We propose in this article to build the Fourier series using the RKHS inner product instead of the L2 one. To do so, we extract the sub-RKHS ${\mathcal{H}}_{p}$ of periodic functions in $\mathcal{H}$ and model the periodic part of f by its orthogonal projection onto ${\mathcal{H}}_{p}$. One major asset of this approach is to give a rigorous definition of non-periodic (or aperiodic) functions as the elements of the sub-RKHS ${\mathcal{H}}_{a}={\mathcal{H}}_{p}^{\perp }$. The decomposition $\mathcal{H}={\mathcal{H}}_{p}\oplus {\mathcal{H}}_{a}$ then allows discrimination of the periodic component of the signal from the aperiodic one. Although some expressions of kernels leading to RKHS of periodic functions can be found in the literature (Rasmussen & Williams, 2006), they do not allow to extract the periodic part of the signal. Indeed, usual periodic kernels do not come with the expression of an aperiodic kernel. It is thus not possible to obtain a proper decomposition of the space as the direct sum of periodic and aperiodic subspaces and the periodic sub-model cannot be rigorously obtained.

The last part of this introduction is dedicated to a motivating example. In ‘Kernels of Periodic and Aperiodic Subspaces,’ we focus on the construction of periodic and aperiodic kernels and on the associated model decomposition. ‘Application to Matérn Kernels’ details how to perform the required computations for kernels from the Matérn familly. ‘Quantifying the Periodicity t’ introduces a new criterion for measuring the periodicity of the signal. Finally, the last section illustrates the proposed approach on a biological case study where we detect, amongst the entire genome, the genes showing a cyclic expression.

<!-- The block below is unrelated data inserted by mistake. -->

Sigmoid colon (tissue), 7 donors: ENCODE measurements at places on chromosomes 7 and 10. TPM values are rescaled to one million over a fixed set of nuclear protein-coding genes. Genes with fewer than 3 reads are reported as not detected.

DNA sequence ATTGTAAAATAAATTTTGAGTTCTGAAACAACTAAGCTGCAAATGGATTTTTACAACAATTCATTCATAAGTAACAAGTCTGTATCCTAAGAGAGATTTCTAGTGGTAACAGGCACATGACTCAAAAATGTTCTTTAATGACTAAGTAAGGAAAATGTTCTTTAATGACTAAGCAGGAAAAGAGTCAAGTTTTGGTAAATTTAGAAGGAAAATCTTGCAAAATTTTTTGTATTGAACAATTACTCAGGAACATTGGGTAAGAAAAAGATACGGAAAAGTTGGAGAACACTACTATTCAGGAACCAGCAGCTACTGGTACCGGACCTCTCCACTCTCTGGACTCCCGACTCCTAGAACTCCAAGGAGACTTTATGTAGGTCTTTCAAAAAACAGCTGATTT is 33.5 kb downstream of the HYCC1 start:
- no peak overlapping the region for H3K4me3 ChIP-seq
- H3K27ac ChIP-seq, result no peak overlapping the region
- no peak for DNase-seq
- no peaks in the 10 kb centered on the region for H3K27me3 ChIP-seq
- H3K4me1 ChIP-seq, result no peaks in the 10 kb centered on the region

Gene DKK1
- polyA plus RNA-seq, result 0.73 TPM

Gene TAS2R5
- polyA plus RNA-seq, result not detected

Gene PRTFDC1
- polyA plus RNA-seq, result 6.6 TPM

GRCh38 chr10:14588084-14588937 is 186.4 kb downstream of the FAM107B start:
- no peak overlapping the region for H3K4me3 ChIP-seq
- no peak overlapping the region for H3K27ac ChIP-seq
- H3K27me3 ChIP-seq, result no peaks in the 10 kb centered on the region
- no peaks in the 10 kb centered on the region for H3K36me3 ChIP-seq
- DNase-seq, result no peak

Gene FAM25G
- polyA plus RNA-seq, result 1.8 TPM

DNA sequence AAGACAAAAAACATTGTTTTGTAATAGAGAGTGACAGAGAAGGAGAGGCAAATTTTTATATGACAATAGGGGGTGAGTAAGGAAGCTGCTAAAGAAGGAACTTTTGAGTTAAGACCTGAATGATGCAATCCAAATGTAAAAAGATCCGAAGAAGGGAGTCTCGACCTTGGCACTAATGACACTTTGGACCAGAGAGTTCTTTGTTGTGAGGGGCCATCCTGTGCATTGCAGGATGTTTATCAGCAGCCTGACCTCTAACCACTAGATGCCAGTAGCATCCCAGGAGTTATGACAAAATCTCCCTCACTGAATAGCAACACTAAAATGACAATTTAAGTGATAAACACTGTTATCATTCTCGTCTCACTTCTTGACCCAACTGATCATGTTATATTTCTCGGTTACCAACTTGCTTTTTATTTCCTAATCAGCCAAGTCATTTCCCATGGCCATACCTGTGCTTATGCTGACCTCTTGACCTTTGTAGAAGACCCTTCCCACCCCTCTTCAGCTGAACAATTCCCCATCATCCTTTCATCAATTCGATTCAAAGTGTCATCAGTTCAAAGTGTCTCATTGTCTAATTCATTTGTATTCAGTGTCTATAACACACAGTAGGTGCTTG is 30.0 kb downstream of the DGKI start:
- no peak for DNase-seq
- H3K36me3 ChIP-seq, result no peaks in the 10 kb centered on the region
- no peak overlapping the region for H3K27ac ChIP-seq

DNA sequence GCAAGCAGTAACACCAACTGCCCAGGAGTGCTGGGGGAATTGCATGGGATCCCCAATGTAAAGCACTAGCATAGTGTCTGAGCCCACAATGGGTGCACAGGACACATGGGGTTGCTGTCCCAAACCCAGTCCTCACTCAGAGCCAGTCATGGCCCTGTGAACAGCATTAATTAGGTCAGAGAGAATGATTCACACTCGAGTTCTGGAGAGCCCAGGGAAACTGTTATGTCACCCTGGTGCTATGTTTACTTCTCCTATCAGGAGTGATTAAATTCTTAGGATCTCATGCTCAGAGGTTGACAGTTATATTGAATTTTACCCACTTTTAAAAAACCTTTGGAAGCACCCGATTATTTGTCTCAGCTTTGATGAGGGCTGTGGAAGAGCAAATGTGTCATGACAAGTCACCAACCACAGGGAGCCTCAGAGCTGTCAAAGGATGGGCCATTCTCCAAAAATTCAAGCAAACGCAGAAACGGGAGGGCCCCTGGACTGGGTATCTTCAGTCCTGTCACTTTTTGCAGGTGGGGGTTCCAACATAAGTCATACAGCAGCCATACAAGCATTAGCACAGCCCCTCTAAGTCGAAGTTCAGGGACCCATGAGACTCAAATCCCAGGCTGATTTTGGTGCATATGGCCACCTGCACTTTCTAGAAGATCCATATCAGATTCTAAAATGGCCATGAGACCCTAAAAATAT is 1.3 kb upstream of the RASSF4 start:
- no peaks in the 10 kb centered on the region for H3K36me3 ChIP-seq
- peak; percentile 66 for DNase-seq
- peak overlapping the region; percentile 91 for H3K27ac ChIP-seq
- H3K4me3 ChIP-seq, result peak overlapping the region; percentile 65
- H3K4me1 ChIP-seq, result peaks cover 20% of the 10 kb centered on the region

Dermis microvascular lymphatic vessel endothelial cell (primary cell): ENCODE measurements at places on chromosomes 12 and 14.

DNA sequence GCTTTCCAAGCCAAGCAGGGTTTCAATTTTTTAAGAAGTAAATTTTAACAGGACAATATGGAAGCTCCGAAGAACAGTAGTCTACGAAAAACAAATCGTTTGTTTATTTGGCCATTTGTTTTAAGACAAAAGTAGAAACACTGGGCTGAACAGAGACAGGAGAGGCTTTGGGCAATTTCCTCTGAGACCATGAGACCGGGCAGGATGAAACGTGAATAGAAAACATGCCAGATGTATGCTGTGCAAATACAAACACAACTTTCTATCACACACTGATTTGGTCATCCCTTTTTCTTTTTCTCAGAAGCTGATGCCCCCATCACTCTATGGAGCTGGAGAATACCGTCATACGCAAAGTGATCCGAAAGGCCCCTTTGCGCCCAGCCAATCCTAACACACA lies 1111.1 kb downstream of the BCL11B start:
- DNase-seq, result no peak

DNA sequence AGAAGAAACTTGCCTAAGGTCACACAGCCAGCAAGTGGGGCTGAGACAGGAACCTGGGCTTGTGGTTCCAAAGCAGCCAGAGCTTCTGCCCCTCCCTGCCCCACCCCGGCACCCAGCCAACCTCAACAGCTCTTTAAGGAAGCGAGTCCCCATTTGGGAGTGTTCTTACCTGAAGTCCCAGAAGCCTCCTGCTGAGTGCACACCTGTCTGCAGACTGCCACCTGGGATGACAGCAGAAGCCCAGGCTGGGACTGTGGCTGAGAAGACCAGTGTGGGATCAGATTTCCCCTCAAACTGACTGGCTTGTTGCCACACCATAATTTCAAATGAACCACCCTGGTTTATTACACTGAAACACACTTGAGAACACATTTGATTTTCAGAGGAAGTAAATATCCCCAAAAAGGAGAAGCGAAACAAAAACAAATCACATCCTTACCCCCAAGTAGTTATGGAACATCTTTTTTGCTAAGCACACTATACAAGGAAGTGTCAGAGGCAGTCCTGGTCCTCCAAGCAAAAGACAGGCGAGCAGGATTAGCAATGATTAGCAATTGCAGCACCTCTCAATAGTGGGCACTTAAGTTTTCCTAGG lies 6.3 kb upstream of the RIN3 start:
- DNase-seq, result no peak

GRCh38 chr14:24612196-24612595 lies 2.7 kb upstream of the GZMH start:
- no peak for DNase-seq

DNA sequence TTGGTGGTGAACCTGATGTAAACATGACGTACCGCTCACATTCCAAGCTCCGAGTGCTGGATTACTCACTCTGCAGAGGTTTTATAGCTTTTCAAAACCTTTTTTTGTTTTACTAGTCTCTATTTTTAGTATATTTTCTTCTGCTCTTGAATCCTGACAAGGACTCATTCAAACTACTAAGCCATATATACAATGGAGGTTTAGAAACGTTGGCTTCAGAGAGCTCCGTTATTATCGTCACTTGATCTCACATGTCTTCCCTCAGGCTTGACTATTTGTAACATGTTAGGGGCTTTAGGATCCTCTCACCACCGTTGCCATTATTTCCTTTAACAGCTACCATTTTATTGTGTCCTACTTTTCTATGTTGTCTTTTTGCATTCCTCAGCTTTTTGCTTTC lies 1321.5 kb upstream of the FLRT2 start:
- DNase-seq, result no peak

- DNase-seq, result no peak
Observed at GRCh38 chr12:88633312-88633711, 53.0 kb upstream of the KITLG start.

The examples and the results presented in this article have been generated with the version 0.8 of the python Gaussian process toolbox GPy. This toolbox, in which we have implemented the periodic kernels discussed here, can be downloaded at http://github.com/SheffieldML/GPy. Furthermore, the code generating the Figs. 13 is provided in the Supplemental Information 3 as Jupyter notebooks. Figure 1: Plots of the benchmark test functions, observation points and fitted models. For an improved visibility, the plotting region is limited to one period. The RMSE is computed using a grid of 500 evenly spaced points spanning [0, 3], and the values indicated on each subplot correspond respectively to COSOPT, the periodic Gaussian process model and linear regression. The Python code used to generate this figure is provided as Jupyter notebook in Supplemental Information 3.   Download full-size image DOI: 10.7717/peerj-cs.50/fig-1

### Motivating example

To illustrate the challenges of determining a periodic function, we first consider a benchmark of six one dimensional periodic test functions (see Fig. 1 and Appendix A). These functions include a broad variety of shapes so that we can understand the effect of shape on methods with different modelling assumptions. A set X = (x1, …, x50) of equally spaced observation points is used as training set and a $\mathcal{N}\left(0,0.1\right)$ observation noise is added to each evaluation of the test function: Fi = f(xi) + εi (or F = f(X) + ε with vector notations). We consider three different modelling approaches to compare the facets of different approaches based on harmonic analysis:

• COSOPT (Straume, 2004), which fits cosine basis functions to the data,

• Linear regression in the weights of a truncated Fourier expansion,